Experts: Construction material shortages to continue in 2021
The three big drivers — backlog, revenue expectations and contractor confidence — in the business group’s report “nudged up” slightly from the third quarter, but failed to reach pre-pandemic numbers. All three CCI scores were 70 or above in Q1, before the pandemic began to impact material shortages.
According to the report, 71% of contractors surveyed are facing at least one material shortage. Lumber was the most-cited material shortage (31%), followed by steel or electrical supplies other than copper wire (11%) and lighting supplies (10%).
Fuel, copper, steel and aluminum have each experienced modest price increases, while concrete’s price has slightly decreased, according to Atillo Rivetti, vice president at Turner Construction, who assembles the firm’s Building Cost Index. Additionally, Rivetti said, Turner has received notifications of further material and equipment price increases for 2021.
Steel and lumber price increases have been steep, jumping up several times this fall according to a report from Ken Simonson, chief economist for the Associated General Contractors of America.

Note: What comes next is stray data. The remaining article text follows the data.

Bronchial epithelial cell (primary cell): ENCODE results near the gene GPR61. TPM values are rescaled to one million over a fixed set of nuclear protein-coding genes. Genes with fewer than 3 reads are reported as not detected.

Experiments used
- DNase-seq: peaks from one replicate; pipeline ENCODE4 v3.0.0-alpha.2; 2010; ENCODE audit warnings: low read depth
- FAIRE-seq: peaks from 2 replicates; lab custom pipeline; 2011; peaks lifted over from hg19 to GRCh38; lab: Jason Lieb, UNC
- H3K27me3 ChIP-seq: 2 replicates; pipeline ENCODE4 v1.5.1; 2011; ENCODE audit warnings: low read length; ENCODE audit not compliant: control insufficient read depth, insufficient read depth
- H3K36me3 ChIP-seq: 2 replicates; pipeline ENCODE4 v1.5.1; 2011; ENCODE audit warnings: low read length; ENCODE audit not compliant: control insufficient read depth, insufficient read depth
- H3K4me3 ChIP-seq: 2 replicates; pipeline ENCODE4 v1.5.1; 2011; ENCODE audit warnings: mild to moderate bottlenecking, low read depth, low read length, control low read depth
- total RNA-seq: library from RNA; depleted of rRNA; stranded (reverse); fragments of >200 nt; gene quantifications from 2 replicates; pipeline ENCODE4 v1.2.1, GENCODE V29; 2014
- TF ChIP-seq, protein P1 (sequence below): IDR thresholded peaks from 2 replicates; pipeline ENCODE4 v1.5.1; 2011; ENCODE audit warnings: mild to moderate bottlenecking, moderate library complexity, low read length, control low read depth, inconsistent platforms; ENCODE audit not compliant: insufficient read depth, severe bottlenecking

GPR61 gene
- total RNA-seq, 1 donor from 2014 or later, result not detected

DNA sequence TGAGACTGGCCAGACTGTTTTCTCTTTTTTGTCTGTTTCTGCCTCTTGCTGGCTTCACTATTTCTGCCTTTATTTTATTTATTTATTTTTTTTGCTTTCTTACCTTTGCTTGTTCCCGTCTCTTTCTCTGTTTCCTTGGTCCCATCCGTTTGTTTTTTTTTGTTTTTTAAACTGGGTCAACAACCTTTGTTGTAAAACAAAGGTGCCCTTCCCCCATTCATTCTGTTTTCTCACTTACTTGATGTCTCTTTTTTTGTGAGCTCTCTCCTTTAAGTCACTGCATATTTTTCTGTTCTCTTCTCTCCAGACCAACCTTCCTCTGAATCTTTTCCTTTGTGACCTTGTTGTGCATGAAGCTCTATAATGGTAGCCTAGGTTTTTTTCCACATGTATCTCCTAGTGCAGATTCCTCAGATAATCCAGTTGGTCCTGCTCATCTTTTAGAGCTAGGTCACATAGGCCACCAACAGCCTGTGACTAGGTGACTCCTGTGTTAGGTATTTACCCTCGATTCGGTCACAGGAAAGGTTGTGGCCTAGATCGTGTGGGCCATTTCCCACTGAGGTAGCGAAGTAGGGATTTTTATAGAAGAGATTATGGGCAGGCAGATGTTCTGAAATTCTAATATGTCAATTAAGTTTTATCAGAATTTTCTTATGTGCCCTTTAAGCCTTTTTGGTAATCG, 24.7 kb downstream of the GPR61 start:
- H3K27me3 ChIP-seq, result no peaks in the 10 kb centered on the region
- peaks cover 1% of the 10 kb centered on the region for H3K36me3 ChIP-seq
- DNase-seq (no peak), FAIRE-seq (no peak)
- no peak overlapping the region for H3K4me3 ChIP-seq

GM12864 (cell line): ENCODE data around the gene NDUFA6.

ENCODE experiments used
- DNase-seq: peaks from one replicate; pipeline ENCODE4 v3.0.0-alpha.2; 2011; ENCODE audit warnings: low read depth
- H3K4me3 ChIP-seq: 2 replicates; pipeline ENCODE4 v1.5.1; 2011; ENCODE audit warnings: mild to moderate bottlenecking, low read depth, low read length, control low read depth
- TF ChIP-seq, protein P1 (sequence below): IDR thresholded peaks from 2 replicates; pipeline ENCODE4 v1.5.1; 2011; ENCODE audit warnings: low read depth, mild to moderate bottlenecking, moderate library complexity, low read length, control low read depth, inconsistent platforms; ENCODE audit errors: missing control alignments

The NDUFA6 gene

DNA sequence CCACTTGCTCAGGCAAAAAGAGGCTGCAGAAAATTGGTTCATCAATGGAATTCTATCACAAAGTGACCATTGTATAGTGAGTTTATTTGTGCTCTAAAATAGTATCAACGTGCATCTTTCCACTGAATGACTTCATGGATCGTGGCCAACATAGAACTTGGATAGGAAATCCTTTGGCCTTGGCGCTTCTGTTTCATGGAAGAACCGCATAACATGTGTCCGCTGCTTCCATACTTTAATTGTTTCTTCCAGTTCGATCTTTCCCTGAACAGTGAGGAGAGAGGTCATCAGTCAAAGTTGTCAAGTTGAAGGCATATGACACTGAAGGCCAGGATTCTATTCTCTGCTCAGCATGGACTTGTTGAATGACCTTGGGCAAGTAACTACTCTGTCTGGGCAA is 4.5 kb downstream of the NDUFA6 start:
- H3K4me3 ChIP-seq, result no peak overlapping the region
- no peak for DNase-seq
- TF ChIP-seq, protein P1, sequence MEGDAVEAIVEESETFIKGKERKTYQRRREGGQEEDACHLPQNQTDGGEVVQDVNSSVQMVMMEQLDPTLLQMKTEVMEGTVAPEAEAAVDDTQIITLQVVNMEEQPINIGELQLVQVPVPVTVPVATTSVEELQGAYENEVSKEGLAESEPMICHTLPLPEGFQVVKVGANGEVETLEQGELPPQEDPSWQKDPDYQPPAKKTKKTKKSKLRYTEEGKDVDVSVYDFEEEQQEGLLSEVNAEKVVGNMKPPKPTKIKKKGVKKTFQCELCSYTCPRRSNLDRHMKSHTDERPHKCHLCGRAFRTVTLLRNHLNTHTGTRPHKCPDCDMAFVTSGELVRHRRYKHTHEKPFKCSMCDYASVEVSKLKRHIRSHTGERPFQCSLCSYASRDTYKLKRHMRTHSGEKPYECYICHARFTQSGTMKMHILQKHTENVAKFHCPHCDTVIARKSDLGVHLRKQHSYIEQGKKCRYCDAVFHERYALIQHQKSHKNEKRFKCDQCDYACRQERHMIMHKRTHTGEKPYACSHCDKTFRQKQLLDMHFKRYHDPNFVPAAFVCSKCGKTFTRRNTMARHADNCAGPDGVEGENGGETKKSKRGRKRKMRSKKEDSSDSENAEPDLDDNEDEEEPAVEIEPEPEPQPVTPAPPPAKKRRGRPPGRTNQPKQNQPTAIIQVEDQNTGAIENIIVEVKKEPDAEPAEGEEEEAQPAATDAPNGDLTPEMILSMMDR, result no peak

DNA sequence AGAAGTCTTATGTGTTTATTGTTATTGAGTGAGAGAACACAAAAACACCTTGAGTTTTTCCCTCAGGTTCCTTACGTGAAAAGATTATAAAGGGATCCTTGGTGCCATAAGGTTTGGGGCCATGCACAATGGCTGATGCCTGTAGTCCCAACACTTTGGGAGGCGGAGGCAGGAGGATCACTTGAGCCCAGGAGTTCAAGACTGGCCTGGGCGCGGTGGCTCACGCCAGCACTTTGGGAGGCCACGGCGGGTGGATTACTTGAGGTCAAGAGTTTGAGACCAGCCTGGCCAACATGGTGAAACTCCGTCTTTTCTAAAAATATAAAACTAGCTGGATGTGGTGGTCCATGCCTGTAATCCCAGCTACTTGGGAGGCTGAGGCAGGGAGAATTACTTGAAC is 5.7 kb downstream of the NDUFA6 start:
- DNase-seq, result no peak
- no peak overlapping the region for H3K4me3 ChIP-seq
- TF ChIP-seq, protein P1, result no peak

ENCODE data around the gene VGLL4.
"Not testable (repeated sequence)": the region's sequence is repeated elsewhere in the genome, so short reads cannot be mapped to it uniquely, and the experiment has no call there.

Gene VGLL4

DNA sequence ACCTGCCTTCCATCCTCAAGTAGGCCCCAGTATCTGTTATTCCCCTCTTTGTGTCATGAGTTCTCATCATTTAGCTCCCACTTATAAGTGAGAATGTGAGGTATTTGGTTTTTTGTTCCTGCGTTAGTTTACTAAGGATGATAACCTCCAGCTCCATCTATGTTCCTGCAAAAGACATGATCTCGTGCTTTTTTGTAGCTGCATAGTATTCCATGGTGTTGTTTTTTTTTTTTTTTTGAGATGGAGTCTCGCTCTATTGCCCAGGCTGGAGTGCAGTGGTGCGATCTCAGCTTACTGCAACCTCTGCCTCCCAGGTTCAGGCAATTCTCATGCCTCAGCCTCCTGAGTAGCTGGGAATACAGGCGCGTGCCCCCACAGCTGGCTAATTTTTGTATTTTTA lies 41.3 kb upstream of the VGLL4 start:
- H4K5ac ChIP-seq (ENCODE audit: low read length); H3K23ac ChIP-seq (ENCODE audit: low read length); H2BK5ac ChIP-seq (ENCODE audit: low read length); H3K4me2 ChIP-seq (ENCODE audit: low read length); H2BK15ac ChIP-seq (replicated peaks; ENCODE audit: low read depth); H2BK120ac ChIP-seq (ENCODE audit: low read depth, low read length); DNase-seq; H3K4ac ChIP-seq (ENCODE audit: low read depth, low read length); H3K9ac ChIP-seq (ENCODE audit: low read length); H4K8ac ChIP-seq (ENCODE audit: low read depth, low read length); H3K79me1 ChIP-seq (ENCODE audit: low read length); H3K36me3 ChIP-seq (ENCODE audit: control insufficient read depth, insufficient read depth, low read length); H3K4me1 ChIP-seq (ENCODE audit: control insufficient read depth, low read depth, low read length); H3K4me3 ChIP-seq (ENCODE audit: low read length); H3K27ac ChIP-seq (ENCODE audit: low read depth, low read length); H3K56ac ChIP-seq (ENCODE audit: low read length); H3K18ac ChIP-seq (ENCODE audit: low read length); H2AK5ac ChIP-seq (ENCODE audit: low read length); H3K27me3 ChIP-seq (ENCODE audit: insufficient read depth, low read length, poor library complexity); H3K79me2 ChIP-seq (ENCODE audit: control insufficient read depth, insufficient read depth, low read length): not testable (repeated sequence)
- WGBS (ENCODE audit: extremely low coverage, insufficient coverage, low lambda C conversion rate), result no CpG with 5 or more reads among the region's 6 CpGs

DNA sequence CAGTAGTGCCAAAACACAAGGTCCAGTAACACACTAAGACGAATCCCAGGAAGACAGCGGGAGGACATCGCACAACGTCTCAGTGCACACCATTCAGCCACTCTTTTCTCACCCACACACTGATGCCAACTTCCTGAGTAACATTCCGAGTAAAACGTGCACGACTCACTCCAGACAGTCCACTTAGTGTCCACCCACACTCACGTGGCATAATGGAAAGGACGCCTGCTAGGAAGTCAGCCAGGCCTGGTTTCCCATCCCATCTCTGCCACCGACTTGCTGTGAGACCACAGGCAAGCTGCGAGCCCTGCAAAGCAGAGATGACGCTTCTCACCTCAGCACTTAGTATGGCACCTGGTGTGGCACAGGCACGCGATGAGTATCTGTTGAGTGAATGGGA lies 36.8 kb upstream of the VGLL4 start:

Lumber prices have done an “N-turn,” Simonson said, rising rapidly like they did in the summer. In early December, the U.S. Commerce Department lowered the tariff on Canadian-imported lumber from 20% to 9%, which could impact pricing. However, increasing demand from home builders and remodelers could keep costs higher, he wrote.
The shortages are impacting not only costs but lead times, Rivetti said. Price increases for materials like scrap steel and gypsum drywall are expected to continue into 2021.
“Material availability is best managed through ongoing communications with manufacturers and distributors starting at the earliest design stages of a project,” he added.
The Chamber of Commerce’s quarterly report also shows contractors face increasing challenges due to COVID-19:
- 83% experiencing product delays.
- 71% struggling to meet schedule requirements.
- 68% experiencing delays expected into Q2 of 2021.
- 58% putting in higher bids on projects.
- 53% saying major project shutdowns/delays are a top concern.
- 41% saying material shortages is a severe consequence of COVID-19.